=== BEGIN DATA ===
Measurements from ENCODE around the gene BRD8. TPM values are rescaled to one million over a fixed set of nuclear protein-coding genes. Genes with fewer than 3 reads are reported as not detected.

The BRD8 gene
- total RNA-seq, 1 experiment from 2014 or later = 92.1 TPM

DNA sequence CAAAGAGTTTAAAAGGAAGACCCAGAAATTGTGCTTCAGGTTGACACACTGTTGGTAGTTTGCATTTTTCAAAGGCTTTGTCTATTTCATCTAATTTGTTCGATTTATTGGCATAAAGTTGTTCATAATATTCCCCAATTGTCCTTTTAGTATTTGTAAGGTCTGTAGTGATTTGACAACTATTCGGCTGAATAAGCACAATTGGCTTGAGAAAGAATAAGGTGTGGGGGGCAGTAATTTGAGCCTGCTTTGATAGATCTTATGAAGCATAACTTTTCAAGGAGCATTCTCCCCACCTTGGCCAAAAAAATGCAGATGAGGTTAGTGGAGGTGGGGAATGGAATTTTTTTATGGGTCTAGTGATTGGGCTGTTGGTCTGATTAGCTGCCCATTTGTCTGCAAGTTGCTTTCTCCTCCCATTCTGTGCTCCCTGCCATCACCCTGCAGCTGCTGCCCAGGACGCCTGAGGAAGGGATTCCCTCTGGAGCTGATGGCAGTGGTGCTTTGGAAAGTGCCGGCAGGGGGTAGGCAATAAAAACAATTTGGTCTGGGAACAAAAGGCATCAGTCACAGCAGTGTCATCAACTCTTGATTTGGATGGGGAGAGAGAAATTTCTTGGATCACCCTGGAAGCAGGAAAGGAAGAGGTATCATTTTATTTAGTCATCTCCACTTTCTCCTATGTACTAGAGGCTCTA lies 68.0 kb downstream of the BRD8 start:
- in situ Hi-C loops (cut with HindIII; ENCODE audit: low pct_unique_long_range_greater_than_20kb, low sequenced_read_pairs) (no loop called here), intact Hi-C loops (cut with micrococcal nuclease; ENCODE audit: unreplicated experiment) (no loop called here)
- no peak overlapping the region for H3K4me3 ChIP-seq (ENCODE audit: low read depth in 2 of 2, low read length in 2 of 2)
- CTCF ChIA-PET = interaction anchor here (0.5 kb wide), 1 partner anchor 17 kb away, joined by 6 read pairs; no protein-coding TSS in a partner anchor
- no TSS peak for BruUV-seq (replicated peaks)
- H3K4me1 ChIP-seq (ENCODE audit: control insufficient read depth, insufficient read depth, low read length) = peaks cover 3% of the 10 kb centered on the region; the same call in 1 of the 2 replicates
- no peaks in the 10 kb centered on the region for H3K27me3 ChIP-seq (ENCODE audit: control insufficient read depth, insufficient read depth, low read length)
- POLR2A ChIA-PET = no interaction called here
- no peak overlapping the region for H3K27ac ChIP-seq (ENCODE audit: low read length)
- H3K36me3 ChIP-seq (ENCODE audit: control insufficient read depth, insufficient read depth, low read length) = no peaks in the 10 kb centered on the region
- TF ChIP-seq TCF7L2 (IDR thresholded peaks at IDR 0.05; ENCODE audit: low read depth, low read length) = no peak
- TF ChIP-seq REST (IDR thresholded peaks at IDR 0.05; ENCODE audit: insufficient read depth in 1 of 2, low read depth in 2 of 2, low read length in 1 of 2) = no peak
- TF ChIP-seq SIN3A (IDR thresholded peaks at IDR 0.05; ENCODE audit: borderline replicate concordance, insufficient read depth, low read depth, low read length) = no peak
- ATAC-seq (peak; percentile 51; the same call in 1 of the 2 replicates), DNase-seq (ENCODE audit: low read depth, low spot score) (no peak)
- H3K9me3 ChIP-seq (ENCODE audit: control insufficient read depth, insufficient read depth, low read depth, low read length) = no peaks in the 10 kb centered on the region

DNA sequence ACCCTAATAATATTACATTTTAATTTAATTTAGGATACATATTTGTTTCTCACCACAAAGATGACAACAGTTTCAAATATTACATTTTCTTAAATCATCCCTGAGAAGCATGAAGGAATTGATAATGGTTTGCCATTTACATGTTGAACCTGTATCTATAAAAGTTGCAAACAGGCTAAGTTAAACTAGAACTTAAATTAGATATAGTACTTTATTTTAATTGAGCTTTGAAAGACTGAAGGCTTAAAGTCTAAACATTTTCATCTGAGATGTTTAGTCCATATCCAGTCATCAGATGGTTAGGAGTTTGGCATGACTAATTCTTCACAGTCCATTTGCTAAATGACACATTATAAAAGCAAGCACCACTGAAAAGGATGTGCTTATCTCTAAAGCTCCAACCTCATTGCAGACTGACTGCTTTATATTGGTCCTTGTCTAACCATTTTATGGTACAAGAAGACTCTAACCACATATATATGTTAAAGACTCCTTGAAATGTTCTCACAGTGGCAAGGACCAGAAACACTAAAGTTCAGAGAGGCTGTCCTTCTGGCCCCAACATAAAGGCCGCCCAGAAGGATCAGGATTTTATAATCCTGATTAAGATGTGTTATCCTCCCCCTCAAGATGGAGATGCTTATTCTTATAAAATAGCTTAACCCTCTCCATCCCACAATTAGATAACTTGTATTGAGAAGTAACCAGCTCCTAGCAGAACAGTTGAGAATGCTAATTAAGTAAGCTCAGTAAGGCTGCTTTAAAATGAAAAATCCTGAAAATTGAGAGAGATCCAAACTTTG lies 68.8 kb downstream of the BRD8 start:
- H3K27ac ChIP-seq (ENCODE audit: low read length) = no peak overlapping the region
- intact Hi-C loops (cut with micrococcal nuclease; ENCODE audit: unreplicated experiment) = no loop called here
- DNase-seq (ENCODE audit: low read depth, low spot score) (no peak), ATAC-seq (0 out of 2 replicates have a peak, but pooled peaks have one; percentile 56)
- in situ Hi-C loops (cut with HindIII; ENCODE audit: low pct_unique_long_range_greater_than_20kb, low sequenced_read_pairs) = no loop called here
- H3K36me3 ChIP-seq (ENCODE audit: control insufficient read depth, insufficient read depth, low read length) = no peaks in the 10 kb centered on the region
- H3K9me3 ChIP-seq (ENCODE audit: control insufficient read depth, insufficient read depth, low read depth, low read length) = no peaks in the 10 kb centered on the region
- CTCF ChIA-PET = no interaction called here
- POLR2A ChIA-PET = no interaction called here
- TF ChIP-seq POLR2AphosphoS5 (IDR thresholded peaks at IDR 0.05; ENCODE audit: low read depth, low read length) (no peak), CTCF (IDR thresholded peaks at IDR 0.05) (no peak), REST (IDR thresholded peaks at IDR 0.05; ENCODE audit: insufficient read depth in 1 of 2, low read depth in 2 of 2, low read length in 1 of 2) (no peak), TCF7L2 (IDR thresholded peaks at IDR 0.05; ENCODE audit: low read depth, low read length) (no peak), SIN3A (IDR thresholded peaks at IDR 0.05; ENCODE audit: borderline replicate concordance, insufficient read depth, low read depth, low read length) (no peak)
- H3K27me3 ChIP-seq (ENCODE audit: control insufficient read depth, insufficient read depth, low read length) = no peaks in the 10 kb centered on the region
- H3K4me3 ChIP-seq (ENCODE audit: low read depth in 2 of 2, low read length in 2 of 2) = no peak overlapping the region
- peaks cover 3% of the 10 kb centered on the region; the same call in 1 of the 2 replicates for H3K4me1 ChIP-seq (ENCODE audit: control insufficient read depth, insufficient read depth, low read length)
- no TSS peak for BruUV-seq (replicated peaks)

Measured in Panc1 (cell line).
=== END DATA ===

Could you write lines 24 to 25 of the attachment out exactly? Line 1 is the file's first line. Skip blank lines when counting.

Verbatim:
- H3K36me3 ChIP-seq (ENCODE audit: control insufficient read depth, insufficient read depth, low read length) = no peaks in the 10 kb centered on the region
- H3K9me3 ChIP-seq (ENCODE audit: control insufficient read depth, insufficient read depth, low read depth, low read length) = no peaks in the 10 kb centered on the region